Polyolefins are macromolecules formed by the polymerization of olefin monomer units. The IUPAC nomenclature term for polyolefins is poly(alkene). The most common polyolefins are polypropylene (PP) and polyethylene (PE), for instance. In other words, these polymers are prevalent in a wide array of applications depending on the material characteristics of the polymer, most notably consumer plastic. Thus, molecular properties like molecular weight (MW) distribution and branching are fundamental and related to parameters such as material fatigue, impact strength, and resistance to degradation. For example, fingerprint principal component analysis can identify different polyolefin types easily. As a result, these properties routinely inform research and development (R&D) as well as for quality control and assurance (QC, QA).
Another established and non-destructive technique is X-ray Fluorescence of XRF for short. Here, we can quantify the concentration of additives and fillers. For example the elements F, Na, Mg, Al, Si, P, S, Ca, Ti, and Zn may require control and specification to ppm level. To clarify, including many kinds of PP and PE like iPP, HDPE, LDPE, mPE, ULMWPE. And you can even get a set of calibration standards for these elements on our webstore: ADPOL basic standards. The ADPOL module works with a range of XRF systems like the Zetium, Axios and Epsilon. As a result you can deploy it with existing system running superQ or Epsilon software.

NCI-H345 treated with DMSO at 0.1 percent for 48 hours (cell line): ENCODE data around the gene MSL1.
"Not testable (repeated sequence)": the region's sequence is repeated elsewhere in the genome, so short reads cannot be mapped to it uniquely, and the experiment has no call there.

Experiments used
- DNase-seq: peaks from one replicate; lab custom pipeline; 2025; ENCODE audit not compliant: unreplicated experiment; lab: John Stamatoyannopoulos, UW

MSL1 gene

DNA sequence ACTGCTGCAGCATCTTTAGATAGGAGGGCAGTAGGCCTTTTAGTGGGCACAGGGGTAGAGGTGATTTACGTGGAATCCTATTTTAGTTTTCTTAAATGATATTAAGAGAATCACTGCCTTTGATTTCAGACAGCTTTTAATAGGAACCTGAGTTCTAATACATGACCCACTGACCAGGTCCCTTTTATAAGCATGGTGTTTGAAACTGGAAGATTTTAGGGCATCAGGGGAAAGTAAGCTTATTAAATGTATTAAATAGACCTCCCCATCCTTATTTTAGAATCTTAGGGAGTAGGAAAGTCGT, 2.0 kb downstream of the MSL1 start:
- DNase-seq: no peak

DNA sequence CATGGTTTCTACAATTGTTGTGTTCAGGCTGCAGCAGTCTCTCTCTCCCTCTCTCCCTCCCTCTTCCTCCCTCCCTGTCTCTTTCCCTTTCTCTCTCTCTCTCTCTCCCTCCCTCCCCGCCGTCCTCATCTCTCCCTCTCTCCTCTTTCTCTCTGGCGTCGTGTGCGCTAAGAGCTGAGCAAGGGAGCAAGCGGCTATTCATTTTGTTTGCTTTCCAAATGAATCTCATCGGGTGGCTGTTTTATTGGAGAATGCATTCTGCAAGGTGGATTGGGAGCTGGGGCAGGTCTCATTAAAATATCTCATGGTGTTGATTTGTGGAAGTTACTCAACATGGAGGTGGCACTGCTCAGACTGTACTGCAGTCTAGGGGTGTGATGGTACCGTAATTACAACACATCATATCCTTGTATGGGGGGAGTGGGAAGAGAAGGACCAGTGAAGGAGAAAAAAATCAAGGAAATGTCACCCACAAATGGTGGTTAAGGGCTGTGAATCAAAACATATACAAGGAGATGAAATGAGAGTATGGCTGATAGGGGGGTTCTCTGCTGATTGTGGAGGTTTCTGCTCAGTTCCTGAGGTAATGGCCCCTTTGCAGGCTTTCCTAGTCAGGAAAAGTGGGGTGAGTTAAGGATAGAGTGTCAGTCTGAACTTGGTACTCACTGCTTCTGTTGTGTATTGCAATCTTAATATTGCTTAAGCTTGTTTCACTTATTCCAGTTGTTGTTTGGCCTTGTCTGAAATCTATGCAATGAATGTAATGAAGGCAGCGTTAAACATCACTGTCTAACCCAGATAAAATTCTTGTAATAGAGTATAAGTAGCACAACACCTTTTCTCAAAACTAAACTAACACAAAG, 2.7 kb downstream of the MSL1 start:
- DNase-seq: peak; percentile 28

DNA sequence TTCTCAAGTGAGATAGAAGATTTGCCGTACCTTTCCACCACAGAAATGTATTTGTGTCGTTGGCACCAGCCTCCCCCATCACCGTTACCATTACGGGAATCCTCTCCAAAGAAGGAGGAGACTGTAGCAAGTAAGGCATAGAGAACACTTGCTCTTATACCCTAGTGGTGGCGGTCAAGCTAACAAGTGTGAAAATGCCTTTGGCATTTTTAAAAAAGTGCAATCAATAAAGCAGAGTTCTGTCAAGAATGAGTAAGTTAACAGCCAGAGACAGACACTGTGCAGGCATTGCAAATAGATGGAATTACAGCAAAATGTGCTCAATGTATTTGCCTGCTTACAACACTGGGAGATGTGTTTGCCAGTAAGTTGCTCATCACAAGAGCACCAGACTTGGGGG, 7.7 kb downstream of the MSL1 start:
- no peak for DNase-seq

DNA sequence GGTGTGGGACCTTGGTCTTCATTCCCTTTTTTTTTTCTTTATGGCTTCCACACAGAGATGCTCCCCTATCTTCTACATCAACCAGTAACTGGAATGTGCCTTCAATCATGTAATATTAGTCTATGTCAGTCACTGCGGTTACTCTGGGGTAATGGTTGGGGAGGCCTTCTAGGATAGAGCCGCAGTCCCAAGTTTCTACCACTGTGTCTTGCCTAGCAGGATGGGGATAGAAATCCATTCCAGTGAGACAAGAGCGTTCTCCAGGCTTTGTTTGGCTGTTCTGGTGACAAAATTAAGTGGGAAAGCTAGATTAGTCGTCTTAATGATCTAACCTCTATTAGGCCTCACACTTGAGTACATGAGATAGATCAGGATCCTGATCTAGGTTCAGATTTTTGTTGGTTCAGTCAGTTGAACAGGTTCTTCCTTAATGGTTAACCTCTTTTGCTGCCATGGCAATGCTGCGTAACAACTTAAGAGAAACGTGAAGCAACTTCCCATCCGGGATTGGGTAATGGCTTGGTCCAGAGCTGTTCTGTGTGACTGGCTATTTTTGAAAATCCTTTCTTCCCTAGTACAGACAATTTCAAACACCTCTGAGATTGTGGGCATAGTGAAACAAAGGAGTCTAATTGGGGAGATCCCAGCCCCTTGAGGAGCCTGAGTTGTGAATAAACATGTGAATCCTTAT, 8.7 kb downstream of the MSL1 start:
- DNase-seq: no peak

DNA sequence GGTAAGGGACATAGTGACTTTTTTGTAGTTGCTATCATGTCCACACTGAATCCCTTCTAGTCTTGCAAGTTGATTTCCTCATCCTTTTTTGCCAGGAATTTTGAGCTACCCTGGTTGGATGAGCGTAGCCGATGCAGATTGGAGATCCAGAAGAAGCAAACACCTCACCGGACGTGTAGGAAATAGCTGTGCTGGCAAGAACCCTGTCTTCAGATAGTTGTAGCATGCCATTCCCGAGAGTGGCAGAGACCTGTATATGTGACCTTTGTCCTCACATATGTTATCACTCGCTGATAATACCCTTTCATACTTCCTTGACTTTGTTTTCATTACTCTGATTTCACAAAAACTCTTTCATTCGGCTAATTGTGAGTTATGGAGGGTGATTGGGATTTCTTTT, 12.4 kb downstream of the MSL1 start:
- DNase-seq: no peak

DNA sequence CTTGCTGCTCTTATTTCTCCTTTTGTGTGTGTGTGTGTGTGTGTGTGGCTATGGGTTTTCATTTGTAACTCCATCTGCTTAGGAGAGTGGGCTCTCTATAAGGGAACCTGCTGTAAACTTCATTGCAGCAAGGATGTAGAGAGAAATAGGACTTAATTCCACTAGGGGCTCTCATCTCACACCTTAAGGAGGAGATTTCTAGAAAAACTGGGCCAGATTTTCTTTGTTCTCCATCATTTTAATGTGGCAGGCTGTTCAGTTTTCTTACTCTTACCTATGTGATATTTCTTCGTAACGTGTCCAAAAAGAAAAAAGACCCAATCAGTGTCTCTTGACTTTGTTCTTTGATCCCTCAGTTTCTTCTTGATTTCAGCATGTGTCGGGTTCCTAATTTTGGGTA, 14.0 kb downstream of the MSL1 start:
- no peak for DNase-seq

Polyolefins polymers are some of the most prevalent plastics used today and come in various types
The table below gives a glimpse of the wide-scale distribution of these materials, ranging from everyday household use to specialized industrial applications. Here, most take advantage of the resistance to heat and an array of common solvents. This then makes the materials economical for many tough high wear applications.
|Polymer Type||Symbol||Examples of use|
|HDPE||♴||fuel tanks, bottle caps, plastic bottles,…|
|LDPE||♶||liquid containers, tubing, plastic wrap,…|
|PP||♷||piping, carpet, roofing, hinges, auto parts,…|
|EPDM||seals, electrical insulation, roofing,…|
Polyolefins are typically dissolved in high-boiling solvents, such as 1,2,4-trichlorobenzene (TCB), 1,2-dichlorobenzene (ODCB) or decahydronaphthalene (decalin), at temperatures from 130 – 160 °C. However, Molecular Weight characterization needs can sometimes be met with simple Ubbelohde intrinsic viscosity data or melt flow index determinations. On the other hand, for advanced characterization, high-temperature Gel Permeation Chromatography is used to compare different branching agents, to predict performance and to correlate with rheology results. In other words, Molecular Weight (MW), a radius of gyration (RG), and Mark-Houwink constants are often of interest. Similarly, some low molecular weight or oligomeric polyolefins may be (partially) soluble in xylenes and other organic solvents which allows for analysis of % monomer or % xylene-soluble fraction. In summary, these characteristics have a direct correlation to the physical properties, like flexibility & strength, of the final material.
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